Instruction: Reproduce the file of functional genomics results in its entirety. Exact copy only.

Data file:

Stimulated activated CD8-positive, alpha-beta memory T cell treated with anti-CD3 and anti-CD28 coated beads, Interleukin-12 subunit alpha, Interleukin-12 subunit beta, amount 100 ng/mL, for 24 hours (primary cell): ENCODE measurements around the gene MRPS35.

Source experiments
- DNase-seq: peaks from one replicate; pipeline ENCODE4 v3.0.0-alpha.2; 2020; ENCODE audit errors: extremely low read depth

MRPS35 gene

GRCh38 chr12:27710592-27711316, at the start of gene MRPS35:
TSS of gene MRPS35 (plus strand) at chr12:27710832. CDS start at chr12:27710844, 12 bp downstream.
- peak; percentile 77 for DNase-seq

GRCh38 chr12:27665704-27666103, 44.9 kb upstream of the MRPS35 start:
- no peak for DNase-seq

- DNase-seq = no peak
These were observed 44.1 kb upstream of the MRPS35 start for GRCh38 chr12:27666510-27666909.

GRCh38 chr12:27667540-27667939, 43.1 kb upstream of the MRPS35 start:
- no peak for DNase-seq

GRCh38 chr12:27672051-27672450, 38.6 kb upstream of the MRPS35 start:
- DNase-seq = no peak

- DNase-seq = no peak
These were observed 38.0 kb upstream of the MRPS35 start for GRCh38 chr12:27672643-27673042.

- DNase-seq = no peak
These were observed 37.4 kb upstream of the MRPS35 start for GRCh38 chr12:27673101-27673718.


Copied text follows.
Stimulated activated CD8-positive, alpha-beta memory T cell treated with anti-CD3 and anti-CD28 coated beads, Interleukin-12 subunit alpha, Interleukin-12 subunit beta, amount 100 ng/mL, for 24 hours (primary cell): ENCODE measurements around the gene MRPS35.

Source experiments
- DNase-seq: peaks from one replicate; pipeline ENCODE4 v3.0.0-alpha.2; 2020; ENCODE audit errors: extremely low read depth

MRPS35 gene

GRCh38 chr12:27710592-27711316, at the start of gene MRPS35:
TSS of gene MRPS35 (plus strand) at chr12:27710832. CDS start at chr12:27710844, 12 bp downstream.
- peak; percentile 77 for DNase-seq

GRCh38 chr12:27665704-27666103, 44.9 kb upstream of the MRPS35 start:
- no peak for DNase-seq

- DNase-seq = no peak
These were observed 44.1 kb upstream of the MRPS35 start for GRCh38 chr12:27666510-27666909.

GRCh38 chr12:27667540-27667939, 43.1 kb upstream of the MRPS35 start:
- no peak for DNase-seq

GRCh38 chr12:27672051-27672450, 38.6 kb upstream of the MRPS35 start:
- DNase-seq = no peak

- DNase-seq = no peak
These were observed 38.0 kb upstream of the MRPS35 start for GRCh38 chr12:27672643-27673042.

- DNase-seq = no peak
These were observed 37.4 kb upstream of the MRPS35 start for GRCh38 chr12:27673101-27673718.